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Pop-Up Rocks to the Blues

Above: The Fall colors in McGee Canyon, California

TCM: That’s a neat gig and a great application for a truck camper. How do you pick the places you want to visit and photograph?

Judy: There are so many stunningly beautiful places to visit and photograph in the United States that to choose where and when to photograph isn’t easy.  I have several favorite photographers so I visit their websites to see where they have chosen to venture.

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Above: Eastern Sierra ghost town, California

As Chief Navigator and Travel Coordinator, I usually choose an area based on the seasons, for example the Grand Tetons and the Eastern Sierra Nevada for Fall color, and plan around that.  Or, we choose places we haven’t been and discover nearby locations that look promising.  Our Benchmark maps are worn out from the research to discover new places as many geographical and historical features are included.

A search online for Plume Rock in Wyoming showed a photogenic rock formation that the early settlers used for route finding.  Hopefully, we can access it, but there are no roads that lead near it.  Google maps also assists me in finding unusual geologic formations, usually in remote areas.  It is challenging to find a route to them.

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Above: Bryce Canyon National Park, Utah

TCM: Your pictures of the desert/red rocks are amazing. I always find photographing red rocks to be a challenge. What are some tips for taking pictures of red rocks?

Judy: Thank you for the compliment.  Since we are natives of the Pacific Northwest’s wet side, the geology of the Southwest fascinates us.  Instead of green, grey, white, and blue, the Southwest displays the warm colors of the spectrum.  There the geology is laid bare to see while it is covered in brambles and other vegetation in our home turf.

The best times for photography are in the early morning or late evening hours, the golden hours, when the sunlight is slanted for that special glow.  With the advent of higher ISO in the latest generation of camera bodies, I am discovering that before sunrise and after sunset can yield some fine photos without the noise or grain that higher ISO levels were previously famous for.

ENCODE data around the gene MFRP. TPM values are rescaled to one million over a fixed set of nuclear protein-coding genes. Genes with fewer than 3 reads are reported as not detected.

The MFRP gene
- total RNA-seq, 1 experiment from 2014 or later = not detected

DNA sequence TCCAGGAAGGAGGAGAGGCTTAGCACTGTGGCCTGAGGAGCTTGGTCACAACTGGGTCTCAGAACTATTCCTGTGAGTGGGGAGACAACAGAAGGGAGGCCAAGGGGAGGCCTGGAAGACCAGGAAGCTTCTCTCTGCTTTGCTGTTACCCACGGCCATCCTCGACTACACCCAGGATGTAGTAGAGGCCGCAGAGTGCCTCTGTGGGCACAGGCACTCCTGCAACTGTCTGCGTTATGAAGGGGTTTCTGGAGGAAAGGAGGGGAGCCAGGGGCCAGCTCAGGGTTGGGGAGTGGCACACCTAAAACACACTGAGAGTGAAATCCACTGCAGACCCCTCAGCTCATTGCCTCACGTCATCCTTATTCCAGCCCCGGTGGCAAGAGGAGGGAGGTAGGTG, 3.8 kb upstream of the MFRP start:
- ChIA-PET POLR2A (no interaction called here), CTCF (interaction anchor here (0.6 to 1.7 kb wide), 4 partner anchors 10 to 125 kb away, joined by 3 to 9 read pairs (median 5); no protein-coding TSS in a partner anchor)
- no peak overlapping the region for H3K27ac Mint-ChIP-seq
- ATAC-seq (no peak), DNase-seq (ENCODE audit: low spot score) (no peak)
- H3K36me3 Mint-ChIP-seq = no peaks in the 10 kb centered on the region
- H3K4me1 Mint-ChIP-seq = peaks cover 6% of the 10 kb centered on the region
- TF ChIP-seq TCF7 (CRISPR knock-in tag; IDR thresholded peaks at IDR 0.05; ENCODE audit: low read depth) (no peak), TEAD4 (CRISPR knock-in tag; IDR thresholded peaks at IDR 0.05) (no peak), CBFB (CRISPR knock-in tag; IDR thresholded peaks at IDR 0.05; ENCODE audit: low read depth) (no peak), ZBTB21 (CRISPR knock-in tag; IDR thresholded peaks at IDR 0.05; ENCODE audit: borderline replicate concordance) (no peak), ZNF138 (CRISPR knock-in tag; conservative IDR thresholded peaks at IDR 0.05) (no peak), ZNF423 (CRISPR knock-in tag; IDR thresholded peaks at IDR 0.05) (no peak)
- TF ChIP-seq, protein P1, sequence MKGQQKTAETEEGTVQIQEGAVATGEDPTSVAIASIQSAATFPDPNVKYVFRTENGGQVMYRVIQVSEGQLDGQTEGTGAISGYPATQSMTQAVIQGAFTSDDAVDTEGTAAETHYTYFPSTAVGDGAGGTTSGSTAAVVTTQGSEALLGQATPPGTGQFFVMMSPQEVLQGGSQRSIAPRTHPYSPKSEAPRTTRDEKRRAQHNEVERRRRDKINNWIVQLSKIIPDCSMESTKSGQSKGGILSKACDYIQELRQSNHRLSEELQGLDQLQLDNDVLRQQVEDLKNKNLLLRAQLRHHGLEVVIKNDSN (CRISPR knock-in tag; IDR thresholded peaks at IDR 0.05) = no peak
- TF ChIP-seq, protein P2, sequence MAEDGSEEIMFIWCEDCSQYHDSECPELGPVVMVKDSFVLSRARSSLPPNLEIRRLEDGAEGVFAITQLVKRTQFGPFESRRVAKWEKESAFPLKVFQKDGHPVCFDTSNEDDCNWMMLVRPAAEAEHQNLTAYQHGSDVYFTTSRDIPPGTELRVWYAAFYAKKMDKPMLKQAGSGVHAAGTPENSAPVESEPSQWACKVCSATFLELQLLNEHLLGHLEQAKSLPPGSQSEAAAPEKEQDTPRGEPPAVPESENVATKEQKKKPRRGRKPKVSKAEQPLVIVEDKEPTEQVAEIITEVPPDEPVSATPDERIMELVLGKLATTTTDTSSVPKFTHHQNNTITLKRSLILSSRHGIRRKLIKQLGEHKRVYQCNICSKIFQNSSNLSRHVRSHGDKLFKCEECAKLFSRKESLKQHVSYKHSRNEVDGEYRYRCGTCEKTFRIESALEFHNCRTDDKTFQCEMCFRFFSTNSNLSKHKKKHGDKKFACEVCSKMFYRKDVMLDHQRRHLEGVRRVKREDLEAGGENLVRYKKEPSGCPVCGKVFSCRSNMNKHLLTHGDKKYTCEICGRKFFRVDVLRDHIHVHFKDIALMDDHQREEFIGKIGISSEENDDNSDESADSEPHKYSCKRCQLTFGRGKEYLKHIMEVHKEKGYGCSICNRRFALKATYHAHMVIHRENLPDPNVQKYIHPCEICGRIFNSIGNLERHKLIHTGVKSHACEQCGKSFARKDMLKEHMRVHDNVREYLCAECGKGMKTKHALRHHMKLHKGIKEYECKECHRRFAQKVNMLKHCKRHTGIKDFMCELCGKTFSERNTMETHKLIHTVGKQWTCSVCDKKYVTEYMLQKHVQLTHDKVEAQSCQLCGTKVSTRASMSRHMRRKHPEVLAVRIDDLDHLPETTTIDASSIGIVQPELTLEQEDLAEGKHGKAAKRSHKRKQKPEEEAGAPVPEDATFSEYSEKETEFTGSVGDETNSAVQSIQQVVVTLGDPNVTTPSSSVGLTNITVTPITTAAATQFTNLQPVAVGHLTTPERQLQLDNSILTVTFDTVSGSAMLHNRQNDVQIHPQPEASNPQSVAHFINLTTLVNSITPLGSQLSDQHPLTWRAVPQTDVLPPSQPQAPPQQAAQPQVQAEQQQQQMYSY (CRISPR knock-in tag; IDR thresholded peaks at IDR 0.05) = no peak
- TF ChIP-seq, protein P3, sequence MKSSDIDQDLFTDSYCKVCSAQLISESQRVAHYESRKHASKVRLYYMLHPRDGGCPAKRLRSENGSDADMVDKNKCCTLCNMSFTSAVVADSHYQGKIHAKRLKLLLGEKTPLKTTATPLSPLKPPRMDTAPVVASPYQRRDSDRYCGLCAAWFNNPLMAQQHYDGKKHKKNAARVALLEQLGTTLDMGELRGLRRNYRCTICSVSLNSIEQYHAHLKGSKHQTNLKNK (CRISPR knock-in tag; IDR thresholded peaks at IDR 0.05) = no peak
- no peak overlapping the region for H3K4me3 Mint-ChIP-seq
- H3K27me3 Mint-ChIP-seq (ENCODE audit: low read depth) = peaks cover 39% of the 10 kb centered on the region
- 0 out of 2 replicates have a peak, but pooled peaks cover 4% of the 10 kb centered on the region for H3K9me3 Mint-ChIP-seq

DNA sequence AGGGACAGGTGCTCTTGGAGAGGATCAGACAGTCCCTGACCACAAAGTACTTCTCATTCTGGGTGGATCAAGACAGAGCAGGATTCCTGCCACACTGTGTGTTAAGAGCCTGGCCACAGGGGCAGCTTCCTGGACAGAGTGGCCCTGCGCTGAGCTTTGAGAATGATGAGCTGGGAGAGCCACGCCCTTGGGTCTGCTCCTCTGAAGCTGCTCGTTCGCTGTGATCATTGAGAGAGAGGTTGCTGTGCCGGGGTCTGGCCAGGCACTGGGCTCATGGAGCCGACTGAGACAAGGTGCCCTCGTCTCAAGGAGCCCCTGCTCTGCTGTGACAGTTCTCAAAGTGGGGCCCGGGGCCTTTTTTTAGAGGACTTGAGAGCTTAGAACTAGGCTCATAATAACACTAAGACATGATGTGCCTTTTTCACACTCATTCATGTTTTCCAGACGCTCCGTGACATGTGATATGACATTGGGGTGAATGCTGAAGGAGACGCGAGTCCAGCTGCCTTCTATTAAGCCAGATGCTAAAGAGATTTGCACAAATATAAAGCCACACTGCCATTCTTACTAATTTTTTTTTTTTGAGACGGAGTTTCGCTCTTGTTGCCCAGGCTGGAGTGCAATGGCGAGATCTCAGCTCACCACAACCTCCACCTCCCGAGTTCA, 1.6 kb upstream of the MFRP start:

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Above: Goblin Valley, Utah

Also, I don’t mind overcast days for a softer look, especially for forest scenes, flowers, waterfalls, or red barns surrounded by green fields.  Of course, stormy weather trumps a sunny day anytime for drama and impact.  If it is a blue sky day, the red rock canyons look their best when the light is reflected off the walls, like at Zion or Longs Canyon on the Burr Trail Road.

There are many rules for photographic composition such as leading lines, S curves, rule of thirds, etc., but don’t be afraid to break some.  Side and back lighting are preferable to the flat light from straight on or from behind.  Besides, a polarizer is most effective when the sun is at a ninety degree angle to your lens.  The best idea is to look at other photographers’ images for inspiration.  Then, shoot and shoot until you have that “aha” epiphany moment and discover your own innate talent and special way of viewing the world.

Unfortunately, we can’t arrange the weather to suit our artistic pursuits.  Being there at the right time and place is part research and part luck.  I was at a photography workshop in the Tetons at Mormon Row.  It was raining, a drizzly liquid that can dampen your spirits as well as ruin expensive electronics.  But, our workshop leader told us to be patient because he was here with the same conditions and, after other photographers left, a rainbow appeared over Moulton Barn resulting in a fabulous image.

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Above: Rainbow above Moulton Barn

We, too, were rewarded with a double rainbow over the barn and they are some of my best shots.

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